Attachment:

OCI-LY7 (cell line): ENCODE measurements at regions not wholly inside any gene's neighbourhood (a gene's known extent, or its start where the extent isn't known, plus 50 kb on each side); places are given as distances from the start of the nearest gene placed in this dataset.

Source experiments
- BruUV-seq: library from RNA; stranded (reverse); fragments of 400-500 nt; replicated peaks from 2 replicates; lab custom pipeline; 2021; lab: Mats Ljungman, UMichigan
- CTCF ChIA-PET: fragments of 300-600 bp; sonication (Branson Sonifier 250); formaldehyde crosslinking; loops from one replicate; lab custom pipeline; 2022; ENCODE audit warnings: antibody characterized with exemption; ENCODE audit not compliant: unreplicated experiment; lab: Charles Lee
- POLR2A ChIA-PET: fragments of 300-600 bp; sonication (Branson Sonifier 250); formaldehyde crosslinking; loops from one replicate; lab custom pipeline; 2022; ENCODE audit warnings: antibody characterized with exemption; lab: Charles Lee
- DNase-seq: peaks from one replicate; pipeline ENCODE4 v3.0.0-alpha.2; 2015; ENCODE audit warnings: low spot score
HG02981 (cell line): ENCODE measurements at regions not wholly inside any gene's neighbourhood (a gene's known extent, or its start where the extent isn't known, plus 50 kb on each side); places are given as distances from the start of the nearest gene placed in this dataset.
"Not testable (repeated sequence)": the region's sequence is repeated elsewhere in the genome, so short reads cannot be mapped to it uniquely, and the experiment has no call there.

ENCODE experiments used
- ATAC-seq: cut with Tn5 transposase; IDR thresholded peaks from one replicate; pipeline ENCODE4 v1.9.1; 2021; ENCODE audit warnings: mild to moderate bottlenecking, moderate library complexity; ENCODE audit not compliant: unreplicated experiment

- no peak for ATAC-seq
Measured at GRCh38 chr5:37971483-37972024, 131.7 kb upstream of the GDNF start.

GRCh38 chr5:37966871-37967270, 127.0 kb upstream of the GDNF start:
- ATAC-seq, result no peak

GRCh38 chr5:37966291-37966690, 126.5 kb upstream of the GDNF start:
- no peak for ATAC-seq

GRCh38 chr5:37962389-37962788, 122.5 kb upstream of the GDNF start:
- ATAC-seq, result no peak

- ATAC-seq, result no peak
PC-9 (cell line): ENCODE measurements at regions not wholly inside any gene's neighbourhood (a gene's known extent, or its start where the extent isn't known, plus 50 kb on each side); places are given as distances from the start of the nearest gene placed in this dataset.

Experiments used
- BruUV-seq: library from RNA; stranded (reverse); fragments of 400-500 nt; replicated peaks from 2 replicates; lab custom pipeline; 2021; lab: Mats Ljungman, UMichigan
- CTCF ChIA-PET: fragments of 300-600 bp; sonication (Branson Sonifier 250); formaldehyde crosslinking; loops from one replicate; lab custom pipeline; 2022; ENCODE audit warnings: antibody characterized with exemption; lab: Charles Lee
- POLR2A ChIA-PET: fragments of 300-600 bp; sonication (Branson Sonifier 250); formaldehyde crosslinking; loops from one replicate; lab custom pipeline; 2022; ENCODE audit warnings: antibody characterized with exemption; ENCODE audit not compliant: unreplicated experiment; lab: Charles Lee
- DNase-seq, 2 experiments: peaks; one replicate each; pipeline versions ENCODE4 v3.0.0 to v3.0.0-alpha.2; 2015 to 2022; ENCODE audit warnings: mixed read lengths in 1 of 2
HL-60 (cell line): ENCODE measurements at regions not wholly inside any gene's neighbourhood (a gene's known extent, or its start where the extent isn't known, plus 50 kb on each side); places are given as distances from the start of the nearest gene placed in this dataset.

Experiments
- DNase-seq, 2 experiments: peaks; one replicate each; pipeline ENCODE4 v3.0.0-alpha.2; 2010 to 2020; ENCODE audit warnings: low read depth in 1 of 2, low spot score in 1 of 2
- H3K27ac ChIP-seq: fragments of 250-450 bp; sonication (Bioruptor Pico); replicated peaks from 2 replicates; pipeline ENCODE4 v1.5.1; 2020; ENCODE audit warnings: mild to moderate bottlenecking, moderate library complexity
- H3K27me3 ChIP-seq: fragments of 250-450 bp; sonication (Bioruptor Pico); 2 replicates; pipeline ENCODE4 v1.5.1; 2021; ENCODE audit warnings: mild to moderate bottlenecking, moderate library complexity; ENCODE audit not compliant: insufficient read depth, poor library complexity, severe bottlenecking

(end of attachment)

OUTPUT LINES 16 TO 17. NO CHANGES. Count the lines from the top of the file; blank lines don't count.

- no peak for ATAC-seq

GRCh38 chr5:37962389-37962788, 122.5 kb upstream of the GDNF start: